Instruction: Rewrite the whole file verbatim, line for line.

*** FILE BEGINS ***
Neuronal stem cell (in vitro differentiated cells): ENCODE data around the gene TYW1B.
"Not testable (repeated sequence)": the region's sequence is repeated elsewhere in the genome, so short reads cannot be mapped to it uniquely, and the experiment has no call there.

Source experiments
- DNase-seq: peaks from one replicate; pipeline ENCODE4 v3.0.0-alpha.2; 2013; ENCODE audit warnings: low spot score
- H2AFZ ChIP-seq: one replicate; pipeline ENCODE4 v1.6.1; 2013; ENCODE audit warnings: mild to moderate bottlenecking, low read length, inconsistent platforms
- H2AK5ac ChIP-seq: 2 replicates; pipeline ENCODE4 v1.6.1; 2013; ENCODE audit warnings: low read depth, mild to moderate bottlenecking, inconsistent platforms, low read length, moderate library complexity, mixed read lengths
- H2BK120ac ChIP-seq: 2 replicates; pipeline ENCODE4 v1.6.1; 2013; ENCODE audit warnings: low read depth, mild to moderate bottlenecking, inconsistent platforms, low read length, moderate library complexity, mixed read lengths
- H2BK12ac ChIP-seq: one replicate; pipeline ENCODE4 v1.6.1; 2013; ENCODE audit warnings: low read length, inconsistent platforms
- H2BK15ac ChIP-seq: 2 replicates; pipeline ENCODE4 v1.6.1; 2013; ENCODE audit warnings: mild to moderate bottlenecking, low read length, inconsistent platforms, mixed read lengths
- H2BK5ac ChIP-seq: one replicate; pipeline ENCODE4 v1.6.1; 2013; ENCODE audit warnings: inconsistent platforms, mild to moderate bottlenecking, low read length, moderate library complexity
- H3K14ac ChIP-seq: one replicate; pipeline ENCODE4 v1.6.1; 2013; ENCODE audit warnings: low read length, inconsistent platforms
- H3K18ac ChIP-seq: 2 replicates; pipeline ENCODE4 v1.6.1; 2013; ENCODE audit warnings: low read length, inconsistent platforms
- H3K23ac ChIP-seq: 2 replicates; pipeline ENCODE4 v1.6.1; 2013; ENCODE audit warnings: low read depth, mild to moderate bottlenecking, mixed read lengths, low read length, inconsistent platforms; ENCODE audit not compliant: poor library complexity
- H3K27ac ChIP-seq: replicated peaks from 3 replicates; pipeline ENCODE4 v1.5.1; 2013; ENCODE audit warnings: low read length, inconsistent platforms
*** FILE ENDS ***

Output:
Neuronal stem cell (in vitro differentiated cells): ENCODE data around the gene TYW1B.
"Not testable (repeated sequence)": the region's sequence is repeated elsewhere in the genome, so short reads cannot be mapped to it uniquely, and the experiment has no call there.

Source experiments
- DNase-seq: peaks from one replicate; pipeline ENCODE4 v3.0.0-alpha.2; 2013; ENCODE audit warnings: low spot score
- H2AFZ ChIP-seq: one replicate; pipeline ENCODE4 v1.6.1; 2013; ENCODE audit warnings: mild to moderate bottlenecking, low read length, inconsistent platforms
- H2AK5ac ChIP-seq: 2 replicates; pipeline ENCODE4 v1.6.1; 2013; ENCODE audit warnings: low read depth, mild to moderate bottlenecking, inconsistent platforms, low read length, moderate library complexity, mixed read lengths
- H2BK120ac ChIP-seq: 2 replicates; pipeline ENCODE4 v1.6.1; 2013; ENCODE audit warnings: low read depth, mild to moderate bottlenecking, inconsistent platforms, low read length, moderate library complexity, mixed read lengths
- H2BK12ac ChIP-seq: one replicate; pipeline ENCODE4 v1.6.1; 2013; ENCODE audit warnings: low read length, inconsistent platforms
- H2BK15ac ChIP-seq: 2 replicates; pipeline ENCODE4 v1.6.1; 2013; ENCODE audit warnings: mild to moderate bottlenecking, low read length, inconsistent platforms, mixed read lengths
- H2BK5ac ChIP-seq: one replicate; pipeline ENCODE4 v1.6.1; 2013; ENCODE audit warnings: inconsistent platforms, mild to moderate bottlenecking, low read length, moderate library complexity
- H3K14ac ChIP-seq: one replicate; pipeline ENCODE4 v1.6.1; 2013; ENCODE audit warnings: low read length, inconsistent platforms
- H3K18ac ChIP-seq: 2 replicates; pipeline ENCODE4 v1.6.1; 2013; ENCODE audit warnings: low read length, inconsistent platforms
- H3K23ac ChIP-seq: 2 replicates; pipeline ENCODE4 v1.6.1; 2013; ENCODE audit warnings: low read depth, mild to moderate bottlenecking, mixed read lengths, low read length, inconsistent platforms; ENCODE audit not compliant: poor library complexity
- H3K27ac ChIP-seq: replicated peaks from 3 replicates; pipeline ENCODE4 v1.5.1; 2013; ENCODE audit warnings: low read length, inconsistent platforms